It goes without saying that this new prohibition considerably limits consumer choice. In fact, it even directly conflicts with users’ right to data portability under the General Data Protection Regulation (GDPR). Consumers cannot transfer any data to their preferred digital service provider simply because it is a ‘gatekeeper’, even if they explicitly wish to do so.

3. Undesirable spill-over

The Data Act introduced a slippery slope and had a negative impact on other proposals ever since. In June 2023, for example, the Commission presented its proposal for a Financial Data Access Regulation (FiDA). The main objective of which is to improve economic outcomes for consumers of financial services by promoting digital transformation and speeding up the adoption of data-driven business models in financial services. 

Rightfully, this time the Commission decided not to exclude gatekeepers. Because it would defeat the core purpose of the FiDA regulation – namely to make financial services more innovative and create competition in a sector dominated by large banks and insurance companies. Afterall, those tech companies deemed ‘gatekeepers’ under the DMA actually are new entrants that could drive competition and innovation in the financial services sector.

Despite widely-held concerns that the Data Act had set a risky precedent, the European Parliament nevertheless opted to add ‘gatekeeper’ restrictions to its FiDA amendments. Needless to say, big banks and insurance companies have a clear interest in excluding innovative tech companies, and were happy to see that Parliament wants to preemptively reduce competition in ‘their’ sector. All of this to the detriment of consumers of course.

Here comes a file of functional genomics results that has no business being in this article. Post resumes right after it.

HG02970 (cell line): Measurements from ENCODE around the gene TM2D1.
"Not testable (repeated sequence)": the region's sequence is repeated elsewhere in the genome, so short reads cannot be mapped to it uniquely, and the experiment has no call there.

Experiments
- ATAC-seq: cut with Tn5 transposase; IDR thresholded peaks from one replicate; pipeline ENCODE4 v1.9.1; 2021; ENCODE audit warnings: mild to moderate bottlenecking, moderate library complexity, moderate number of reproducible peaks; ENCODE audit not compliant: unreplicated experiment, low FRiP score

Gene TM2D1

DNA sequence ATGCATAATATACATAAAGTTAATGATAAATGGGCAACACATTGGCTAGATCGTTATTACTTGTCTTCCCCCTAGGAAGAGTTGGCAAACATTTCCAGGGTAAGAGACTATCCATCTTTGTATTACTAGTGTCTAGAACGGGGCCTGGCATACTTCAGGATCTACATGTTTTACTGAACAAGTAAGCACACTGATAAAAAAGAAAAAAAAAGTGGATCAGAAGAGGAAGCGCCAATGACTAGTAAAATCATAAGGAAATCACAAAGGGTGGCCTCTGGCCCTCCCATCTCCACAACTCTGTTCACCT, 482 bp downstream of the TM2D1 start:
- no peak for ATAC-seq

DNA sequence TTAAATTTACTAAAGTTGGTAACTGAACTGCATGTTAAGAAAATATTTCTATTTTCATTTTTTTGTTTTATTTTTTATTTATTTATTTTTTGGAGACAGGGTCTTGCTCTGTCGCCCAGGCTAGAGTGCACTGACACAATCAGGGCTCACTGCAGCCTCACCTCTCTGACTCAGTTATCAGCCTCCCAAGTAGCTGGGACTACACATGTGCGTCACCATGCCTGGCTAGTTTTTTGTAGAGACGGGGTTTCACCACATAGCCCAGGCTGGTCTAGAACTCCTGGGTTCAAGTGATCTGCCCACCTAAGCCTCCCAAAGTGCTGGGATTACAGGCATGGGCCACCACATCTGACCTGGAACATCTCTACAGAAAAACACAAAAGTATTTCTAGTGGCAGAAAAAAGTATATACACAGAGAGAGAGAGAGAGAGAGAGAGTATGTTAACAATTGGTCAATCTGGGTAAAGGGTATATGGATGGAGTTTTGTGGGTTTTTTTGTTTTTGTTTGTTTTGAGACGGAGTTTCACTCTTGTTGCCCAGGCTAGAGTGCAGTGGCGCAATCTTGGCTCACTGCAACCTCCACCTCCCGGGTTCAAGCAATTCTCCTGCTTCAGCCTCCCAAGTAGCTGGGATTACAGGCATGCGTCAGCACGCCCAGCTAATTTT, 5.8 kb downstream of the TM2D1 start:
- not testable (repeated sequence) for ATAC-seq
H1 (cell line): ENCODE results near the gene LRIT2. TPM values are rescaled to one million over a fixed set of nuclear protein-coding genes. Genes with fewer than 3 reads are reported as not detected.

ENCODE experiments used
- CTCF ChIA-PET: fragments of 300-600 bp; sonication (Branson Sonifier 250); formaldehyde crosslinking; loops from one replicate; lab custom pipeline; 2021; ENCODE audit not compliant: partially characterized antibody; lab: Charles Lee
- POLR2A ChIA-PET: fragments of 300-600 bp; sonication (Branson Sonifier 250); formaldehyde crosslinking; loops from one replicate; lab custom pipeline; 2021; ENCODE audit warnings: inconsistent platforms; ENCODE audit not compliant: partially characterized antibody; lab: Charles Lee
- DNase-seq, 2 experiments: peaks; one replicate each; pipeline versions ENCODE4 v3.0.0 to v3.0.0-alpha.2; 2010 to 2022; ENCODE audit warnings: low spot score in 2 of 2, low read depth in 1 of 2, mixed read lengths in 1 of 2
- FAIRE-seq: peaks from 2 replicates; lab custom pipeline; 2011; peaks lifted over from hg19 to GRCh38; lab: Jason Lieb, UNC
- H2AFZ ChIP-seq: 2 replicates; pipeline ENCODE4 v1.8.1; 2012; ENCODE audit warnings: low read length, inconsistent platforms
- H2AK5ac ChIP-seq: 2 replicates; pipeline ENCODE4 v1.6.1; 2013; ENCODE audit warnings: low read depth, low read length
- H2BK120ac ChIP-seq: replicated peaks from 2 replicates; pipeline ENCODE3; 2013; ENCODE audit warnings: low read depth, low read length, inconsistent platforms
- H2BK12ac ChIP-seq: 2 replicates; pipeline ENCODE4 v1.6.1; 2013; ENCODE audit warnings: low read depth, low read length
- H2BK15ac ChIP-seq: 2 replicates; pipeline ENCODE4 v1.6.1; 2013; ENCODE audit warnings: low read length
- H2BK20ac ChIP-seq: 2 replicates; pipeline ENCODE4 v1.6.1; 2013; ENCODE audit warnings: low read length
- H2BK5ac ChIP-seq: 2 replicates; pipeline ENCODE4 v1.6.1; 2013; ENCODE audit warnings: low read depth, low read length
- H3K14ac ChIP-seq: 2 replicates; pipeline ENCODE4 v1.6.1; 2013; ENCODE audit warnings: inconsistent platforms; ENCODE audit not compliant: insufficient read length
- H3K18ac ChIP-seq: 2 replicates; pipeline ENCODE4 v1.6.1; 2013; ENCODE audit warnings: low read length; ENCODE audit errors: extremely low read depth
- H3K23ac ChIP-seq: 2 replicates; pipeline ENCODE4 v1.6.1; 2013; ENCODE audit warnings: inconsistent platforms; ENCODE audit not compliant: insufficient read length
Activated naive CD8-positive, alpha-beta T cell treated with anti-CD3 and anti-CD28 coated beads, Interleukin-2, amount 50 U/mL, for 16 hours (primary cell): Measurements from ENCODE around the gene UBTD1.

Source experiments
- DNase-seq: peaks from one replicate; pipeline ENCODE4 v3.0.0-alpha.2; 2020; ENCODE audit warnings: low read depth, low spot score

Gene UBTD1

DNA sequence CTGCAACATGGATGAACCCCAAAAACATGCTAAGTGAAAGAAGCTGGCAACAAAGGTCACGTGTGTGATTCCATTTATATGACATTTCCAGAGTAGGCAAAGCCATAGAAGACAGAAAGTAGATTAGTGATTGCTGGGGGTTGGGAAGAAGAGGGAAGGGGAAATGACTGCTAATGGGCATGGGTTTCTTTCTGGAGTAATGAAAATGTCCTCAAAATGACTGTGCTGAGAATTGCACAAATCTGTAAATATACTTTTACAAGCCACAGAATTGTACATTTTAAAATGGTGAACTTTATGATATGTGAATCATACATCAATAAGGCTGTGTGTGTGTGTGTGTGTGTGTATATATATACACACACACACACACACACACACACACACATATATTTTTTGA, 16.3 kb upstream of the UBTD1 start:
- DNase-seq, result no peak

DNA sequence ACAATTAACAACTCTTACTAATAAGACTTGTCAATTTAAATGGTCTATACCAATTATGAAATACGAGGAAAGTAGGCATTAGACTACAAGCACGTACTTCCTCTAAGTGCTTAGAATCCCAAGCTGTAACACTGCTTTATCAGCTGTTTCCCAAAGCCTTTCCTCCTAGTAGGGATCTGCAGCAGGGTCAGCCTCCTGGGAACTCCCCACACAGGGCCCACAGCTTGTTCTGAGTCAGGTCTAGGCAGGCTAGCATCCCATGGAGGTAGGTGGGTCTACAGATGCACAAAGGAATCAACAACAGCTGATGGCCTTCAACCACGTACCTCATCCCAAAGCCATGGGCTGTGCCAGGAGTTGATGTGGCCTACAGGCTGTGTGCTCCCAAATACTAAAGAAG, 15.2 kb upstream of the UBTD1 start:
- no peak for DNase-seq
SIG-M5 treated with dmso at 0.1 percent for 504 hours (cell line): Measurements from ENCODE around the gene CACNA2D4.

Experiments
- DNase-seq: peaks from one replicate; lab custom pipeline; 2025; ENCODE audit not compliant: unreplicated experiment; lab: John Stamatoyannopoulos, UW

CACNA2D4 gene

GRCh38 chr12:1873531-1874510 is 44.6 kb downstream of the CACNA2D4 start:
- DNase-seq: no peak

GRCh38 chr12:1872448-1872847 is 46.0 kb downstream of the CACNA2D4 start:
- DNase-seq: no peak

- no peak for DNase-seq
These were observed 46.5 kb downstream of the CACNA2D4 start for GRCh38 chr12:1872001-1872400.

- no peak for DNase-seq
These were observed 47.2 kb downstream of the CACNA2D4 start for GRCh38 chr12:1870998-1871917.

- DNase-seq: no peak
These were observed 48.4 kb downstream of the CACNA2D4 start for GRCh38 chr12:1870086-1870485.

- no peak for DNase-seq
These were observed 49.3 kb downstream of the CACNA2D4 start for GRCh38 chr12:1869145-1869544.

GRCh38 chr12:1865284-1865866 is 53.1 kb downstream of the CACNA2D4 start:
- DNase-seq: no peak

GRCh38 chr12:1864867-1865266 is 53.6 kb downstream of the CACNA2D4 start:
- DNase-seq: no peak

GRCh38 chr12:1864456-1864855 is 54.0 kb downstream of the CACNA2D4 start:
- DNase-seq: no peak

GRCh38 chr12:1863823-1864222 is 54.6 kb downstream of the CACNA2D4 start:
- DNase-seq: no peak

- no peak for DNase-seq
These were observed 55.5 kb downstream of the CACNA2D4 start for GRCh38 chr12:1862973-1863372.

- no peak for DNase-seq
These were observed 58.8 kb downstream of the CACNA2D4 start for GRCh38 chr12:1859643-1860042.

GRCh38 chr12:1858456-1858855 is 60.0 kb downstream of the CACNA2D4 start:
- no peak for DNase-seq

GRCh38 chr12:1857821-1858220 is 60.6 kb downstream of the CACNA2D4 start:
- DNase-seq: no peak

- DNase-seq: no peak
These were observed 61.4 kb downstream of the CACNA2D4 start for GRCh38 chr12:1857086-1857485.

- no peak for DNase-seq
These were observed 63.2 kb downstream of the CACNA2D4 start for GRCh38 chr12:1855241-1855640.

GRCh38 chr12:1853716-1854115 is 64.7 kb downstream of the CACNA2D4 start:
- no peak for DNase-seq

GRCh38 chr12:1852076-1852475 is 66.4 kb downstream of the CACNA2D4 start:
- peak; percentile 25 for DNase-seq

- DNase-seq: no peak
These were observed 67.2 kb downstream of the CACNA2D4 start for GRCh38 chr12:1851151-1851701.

The legislative debate on FiDA is still ongoing. So, we have to reiterate that rules to preemptively exclude companies from an entire market or sector should only be introduced in exceptional circumstances, when no other measure can reasonably be implemented. That’s hardly ever the case, and definitely not for FiDA. The Commission and co-legislators must therefore firmly oppose such sweeping bans, which could only distort competition and harm consumers.

4. Negative consequences for Europe, industry, and consumers

As mentioned, the introduction of discriminatory blanket prohibitions on gatekeepers outside the DMA framework is bound to have negative consequences for everyone. If a company is prohibited from introducing products to a market it has not been present on before, those who will suffer most are consumers, who are left with limited choice of products and hardly any innovation. 

It is important to remember that innovation drives competition, which ultimately leads to better products and services, as well as lower prices. If we preemptively start to block companies from entering an entire market, the market itself might not evolve, and customers could lose out on new technology.


Taking all this into account, the idea of recycling the DMA’s ‘gatekeeper’ concept to define the scope of other EU legislation should be outright rejected before it is too late and its proliferation can no longer be stopped. Not only does this kind of flawed thinking create regulatory inconsistencies, it’s also fundamentally wrong to cherry-pick concepts from one law to achieve the opposite of what that very law intends to achieve.

European Union

DisCo is dedicated to examining technology and policy at a global scale.  Developments in the European Union play a considerable role in shaping both European and global technology markets.  EU regulations related to copyright, competition, privacy, innovation, and trade all affect the international development of technology and tech markets.